|Traditional, Club or Open-Faced?|
|Monday, February 25, 2013 9:58 AM|
This is the first installment of a series examining multi-generational household dynamics.
Family dynamics are evolving. Today, more than 50 million Americans reside in multi-generational homes. In many of these households, middle-aged children — the Traditional Sandwich Generation — are caring for elderly parents as well as providing housing for their own grown children. There is also the Club Sandwich Generation, who are in their 50s or 60s sandwiched between aging parents, adult children and grandchildren or those in their 30s and 40s with young children, aging parents and grandparents; and Open-Faced, anyone else involved in elder care.
In the past, the burden typically was shouldered by a middle-aged woman who stayed at home caring for young children and aging parents. In 1900, nearly six out of 10 people over age 65 lived with someone from a younger generation. By the 1980s, only 17 percent did. According to a survey conducted by the Pew Research Center, just over 1 of every 8 Americans aged 40 to 60 is both raising a child and caring for a parent, in addition to between 7 to 10 million adults caring for their aging parents from a long distance.
Who’s living together and why
There’s no doubt the Sandwich Generations are making big financial sacrifices to help each other. Many 19-22-year-old college students, 60 percent of young adults, receive monetary assistance from their parents. In fact, a survey conducted of 2,500 adults found that 50 percent of those aged 40-59 have financially supported at least one child who is 18 or older.
The Full Nest Syndrome has been revived. Throughout the recession and the slow recovery, more adult children in their 20s and 30s, called the “Boomerang Generation”, have returned home from college or for a fresh start while they look for jobs. Nearly half (48 percent) of adults ages 18-34 who are not employed either live with their parents or moved in with them temporarily because of economic conditions. Among those who are employed full or part time, 35 percent are still living at home or moved back for a short time. The Office for National Statistics figures released in 2012 read that nearly a quarter of 20-34-year-olds were still living with their parents in 2011. In addition, the number of married couples living in a parent’s home has escalated to levels not seen since the turn of the 20th century.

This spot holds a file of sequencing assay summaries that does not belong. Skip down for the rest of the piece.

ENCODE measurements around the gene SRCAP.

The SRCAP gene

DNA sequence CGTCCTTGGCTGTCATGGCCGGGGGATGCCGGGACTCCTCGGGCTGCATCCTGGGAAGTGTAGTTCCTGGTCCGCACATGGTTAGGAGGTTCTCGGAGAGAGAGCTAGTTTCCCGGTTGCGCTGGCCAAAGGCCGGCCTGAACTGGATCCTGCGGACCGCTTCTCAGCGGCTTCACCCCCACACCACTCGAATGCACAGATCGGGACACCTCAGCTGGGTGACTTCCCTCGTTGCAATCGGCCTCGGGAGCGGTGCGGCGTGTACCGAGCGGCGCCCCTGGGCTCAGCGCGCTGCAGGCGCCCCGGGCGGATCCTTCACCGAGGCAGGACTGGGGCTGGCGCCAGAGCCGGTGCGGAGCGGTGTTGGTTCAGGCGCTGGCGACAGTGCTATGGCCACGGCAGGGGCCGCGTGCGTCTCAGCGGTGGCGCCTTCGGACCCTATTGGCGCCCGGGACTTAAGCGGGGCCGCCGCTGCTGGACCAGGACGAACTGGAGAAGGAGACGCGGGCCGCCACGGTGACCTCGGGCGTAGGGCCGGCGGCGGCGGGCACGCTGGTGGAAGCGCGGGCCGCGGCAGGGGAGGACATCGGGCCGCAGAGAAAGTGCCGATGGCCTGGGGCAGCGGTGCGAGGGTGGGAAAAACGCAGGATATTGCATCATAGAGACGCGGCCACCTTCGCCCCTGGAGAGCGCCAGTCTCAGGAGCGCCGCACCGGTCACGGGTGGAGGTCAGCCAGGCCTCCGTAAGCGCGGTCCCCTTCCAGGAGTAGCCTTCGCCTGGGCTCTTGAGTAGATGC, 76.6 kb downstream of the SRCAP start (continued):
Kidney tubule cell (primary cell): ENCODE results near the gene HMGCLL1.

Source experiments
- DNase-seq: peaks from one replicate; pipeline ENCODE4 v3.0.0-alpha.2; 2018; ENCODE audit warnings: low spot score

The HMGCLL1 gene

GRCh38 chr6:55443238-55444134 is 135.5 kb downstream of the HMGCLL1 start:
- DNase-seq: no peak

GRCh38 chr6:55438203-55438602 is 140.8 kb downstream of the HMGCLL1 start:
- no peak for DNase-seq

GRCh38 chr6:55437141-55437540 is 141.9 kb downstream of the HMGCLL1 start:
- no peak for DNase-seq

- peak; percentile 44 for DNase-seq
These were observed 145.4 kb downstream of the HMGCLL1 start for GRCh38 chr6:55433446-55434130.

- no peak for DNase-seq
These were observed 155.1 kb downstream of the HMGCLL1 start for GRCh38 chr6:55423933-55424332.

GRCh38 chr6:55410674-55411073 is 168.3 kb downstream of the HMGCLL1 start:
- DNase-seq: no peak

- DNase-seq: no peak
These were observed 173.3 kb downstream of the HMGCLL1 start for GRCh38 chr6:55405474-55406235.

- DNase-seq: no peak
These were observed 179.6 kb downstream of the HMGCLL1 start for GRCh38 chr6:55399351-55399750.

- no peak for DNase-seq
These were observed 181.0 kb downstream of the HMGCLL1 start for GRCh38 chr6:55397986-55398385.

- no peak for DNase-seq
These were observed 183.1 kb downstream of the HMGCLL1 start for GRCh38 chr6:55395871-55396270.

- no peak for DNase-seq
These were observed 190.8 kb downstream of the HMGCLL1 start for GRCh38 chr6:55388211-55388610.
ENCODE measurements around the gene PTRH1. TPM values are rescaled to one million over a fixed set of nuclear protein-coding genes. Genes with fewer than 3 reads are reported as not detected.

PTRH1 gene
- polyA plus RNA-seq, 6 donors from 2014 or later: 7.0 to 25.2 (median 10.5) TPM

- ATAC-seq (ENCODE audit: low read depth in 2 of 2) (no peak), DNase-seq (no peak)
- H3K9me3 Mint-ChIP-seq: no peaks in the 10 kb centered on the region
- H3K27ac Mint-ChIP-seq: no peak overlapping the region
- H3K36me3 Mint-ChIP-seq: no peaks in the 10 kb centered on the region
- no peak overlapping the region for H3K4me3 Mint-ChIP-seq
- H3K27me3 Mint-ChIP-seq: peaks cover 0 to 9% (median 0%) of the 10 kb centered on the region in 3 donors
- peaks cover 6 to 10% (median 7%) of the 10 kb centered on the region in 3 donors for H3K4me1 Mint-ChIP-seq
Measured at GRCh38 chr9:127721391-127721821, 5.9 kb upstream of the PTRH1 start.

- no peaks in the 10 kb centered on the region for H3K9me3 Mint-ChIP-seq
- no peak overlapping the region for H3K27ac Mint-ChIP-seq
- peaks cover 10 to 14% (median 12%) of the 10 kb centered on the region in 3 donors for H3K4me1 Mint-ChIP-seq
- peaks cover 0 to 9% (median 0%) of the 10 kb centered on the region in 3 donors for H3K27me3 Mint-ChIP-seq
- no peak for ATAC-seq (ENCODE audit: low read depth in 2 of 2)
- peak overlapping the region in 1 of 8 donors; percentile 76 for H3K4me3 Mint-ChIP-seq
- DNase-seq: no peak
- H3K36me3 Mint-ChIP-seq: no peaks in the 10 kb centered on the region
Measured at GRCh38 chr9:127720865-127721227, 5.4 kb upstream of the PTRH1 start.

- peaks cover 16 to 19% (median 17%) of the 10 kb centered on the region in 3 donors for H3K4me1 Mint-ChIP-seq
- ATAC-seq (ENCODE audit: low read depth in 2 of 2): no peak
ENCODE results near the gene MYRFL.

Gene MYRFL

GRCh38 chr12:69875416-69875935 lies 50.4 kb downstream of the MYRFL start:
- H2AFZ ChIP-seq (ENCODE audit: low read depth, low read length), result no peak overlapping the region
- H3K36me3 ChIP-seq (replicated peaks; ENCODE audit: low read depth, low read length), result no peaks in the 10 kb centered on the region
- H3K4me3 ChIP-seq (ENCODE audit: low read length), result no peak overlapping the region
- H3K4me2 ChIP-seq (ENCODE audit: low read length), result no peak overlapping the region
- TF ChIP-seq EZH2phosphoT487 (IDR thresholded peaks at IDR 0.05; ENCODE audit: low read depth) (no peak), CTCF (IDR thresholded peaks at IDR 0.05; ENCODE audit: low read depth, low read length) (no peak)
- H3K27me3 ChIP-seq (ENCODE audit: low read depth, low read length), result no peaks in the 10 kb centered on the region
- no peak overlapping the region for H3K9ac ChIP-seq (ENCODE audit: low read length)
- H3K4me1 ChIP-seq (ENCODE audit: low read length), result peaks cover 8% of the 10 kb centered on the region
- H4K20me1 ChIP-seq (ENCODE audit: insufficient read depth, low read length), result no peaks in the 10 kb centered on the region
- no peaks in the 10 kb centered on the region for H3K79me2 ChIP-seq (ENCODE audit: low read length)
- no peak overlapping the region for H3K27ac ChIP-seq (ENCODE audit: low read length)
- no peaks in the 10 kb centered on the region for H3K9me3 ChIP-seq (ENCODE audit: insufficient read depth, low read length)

As more and more people live longer, a significant portion of the older boomer generation or Sandwich Seniors, affectionately named “return-to-the-roost-ers,” will rely upon their family for support. According to the U.S. Census Bureau, the number of older Americans increased by 9.7 percent from 2000 to 2010, when there were about 40 million people age 65 or older. The first of the baby boomers hit age 65 on Jan. 1 and between 7,000 and 10,000 more will pass that mark every day for the next 19 years.
Finances and Healthcare
As the U.S. population grows older, not only will the Sandwiched Seniors and their relatives feel the financial strain, the country as a whole will suffer the consequences of the overextension. Medicare will be the first federal program to feel the economic pinch. With 2.5 million Americans enrolling in the program this year and another 70 million or so over the next 18 years flooding the system, providing aging Americans with long-term care is a major concern since the program will remain solvent only until 2024. The overflow into the system could deplete the very health insurance account that baby boomers have paid into their whole working lives.